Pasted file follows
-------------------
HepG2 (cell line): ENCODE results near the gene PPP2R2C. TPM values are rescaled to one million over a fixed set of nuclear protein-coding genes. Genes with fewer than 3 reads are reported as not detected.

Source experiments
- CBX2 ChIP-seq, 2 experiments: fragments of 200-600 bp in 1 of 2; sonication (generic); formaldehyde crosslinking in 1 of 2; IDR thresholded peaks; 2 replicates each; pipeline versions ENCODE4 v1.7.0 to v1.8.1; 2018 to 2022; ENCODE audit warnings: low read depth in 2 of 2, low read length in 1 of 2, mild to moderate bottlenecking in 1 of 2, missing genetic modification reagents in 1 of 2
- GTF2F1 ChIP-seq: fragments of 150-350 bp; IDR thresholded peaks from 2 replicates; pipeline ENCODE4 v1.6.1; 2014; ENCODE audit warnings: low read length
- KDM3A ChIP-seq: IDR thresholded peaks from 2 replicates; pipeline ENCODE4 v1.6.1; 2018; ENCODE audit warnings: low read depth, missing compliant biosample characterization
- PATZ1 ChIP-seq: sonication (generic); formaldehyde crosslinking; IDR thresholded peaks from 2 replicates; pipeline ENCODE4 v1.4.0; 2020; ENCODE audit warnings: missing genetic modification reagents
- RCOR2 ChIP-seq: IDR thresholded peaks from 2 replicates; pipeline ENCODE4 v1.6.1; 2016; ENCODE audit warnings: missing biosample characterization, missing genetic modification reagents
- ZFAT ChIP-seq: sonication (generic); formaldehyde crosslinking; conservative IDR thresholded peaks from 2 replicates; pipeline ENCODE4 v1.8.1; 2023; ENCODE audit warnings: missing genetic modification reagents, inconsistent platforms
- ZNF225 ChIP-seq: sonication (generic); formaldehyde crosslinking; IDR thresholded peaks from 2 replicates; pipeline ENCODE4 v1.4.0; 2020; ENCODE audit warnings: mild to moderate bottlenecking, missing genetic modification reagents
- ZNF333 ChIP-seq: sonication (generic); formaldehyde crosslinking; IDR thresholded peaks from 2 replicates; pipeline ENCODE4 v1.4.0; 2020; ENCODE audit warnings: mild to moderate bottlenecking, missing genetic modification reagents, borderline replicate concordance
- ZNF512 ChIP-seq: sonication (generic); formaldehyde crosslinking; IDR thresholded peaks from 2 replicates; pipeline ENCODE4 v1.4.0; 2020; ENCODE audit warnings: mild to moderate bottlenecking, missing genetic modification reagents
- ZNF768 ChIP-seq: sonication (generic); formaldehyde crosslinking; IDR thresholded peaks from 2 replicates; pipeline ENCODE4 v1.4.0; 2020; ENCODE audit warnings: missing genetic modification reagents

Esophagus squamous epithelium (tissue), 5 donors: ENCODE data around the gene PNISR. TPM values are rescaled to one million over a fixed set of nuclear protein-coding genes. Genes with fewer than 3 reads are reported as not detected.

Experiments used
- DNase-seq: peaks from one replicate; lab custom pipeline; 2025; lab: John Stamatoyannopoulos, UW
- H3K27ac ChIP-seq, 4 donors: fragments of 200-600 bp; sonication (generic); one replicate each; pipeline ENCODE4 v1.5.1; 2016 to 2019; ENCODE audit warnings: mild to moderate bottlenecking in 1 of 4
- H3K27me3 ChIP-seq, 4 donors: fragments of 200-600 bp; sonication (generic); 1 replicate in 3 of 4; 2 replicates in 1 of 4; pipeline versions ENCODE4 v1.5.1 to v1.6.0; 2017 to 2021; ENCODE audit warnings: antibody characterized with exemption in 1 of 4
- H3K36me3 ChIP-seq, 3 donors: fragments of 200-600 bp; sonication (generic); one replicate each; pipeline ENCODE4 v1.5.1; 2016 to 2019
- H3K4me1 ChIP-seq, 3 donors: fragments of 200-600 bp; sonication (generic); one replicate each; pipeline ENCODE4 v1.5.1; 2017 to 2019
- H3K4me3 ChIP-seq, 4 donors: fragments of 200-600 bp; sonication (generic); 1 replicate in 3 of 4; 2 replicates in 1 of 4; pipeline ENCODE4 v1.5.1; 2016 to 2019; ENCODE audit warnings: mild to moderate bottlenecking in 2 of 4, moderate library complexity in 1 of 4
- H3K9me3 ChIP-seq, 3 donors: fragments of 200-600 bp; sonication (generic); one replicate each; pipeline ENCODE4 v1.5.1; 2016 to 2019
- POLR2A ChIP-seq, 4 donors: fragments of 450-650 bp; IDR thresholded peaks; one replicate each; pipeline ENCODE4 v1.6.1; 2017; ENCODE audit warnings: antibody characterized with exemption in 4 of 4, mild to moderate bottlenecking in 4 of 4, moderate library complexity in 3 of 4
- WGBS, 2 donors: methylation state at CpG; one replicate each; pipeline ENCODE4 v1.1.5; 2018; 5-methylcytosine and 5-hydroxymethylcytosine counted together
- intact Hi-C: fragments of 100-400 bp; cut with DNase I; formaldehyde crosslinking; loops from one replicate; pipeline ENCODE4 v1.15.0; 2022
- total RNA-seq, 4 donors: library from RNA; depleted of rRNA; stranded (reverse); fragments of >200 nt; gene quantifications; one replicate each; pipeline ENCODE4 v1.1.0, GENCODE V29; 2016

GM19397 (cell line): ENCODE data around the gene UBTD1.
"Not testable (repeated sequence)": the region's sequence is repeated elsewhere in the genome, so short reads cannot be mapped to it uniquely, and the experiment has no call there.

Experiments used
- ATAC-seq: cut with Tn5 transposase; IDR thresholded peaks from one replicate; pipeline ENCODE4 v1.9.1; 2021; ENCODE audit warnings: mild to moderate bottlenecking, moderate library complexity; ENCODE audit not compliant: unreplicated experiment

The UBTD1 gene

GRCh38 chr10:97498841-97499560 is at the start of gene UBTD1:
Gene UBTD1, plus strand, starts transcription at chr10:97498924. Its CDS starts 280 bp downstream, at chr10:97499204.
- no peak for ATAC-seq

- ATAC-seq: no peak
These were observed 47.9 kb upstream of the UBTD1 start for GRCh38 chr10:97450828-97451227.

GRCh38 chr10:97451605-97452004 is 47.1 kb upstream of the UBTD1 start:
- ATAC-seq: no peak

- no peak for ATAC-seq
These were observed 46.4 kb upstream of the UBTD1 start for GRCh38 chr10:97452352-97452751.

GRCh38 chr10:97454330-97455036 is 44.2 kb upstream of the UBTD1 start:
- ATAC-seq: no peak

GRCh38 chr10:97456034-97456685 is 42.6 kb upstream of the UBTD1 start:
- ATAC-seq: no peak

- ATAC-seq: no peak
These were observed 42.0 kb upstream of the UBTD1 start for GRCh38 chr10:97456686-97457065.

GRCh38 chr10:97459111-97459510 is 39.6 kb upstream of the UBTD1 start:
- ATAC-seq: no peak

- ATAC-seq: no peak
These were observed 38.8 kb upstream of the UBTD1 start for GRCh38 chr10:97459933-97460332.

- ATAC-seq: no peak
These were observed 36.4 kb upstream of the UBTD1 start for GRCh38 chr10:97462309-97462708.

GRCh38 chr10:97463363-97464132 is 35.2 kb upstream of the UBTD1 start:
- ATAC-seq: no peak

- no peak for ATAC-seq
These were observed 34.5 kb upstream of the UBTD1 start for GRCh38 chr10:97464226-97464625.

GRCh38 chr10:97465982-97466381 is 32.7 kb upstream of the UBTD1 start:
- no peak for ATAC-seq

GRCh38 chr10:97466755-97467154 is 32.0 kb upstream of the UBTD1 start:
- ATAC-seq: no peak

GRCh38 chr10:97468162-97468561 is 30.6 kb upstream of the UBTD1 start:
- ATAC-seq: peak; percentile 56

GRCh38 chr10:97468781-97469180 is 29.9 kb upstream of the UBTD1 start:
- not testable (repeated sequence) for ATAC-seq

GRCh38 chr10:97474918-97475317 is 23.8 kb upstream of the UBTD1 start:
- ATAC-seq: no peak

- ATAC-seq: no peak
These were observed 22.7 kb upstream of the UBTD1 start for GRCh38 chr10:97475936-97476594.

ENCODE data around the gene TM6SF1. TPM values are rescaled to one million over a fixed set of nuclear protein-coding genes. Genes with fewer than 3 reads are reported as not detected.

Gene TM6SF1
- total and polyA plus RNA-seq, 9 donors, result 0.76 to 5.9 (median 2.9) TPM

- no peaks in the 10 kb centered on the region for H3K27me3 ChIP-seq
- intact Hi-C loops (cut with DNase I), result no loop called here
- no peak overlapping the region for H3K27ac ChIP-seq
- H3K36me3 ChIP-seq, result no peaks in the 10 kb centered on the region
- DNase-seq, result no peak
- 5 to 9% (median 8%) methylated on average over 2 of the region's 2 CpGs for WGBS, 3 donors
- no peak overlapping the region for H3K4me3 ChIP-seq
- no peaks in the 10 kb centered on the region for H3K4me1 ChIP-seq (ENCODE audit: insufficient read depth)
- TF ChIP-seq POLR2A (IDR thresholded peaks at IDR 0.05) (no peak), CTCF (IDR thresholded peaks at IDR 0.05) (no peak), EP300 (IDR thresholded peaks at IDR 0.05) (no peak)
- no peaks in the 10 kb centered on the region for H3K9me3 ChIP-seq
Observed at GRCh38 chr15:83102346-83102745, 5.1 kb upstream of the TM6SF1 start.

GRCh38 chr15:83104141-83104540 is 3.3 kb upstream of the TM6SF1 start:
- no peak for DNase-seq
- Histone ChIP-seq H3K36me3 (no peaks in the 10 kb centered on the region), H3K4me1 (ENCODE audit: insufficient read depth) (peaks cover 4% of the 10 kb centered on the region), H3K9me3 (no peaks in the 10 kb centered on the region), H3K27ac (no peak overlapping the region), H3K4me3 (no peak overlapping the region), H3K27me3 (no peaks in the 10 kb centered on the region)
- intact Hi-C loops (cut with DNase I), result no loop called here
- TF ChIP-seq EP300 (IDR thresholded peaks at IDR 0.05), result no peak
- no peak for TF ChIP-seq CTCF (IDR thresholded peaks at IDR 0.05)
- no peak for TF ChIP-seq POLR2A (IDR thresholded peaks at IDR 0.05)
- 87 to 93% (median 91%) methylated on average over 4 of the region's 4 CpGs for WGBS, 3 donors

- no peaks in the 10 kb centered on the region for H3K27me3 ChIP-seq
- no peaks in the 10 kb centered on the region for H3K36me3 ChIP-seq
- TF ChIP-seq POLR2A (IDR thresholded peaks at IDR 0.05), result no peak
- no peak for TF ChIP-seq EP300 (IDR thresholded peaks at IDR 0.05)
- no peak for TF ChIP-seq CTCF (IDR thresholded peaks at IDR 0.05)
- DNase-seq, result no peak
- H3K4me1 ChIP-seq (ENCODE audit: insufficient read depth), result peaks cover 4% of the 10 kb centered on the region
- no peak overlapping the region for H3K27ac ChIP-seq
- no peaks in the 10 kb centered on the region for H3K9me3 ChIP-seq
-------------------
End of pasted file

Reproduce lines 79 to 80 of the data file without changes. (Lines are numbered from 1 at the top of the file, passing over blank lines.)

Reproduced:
- TF ChIP-seq POLR2A (IDR thresholded peaks at IDR 0.05) (no peak), CTCF (IDR thresholded peaks at IDR 0.05) (no peak), EP300 (IDR thresholded peaks at IDR 0.05) (no peak)
- no peaks in the 10 kb centered on the region for H3K9me3 ChIP-seq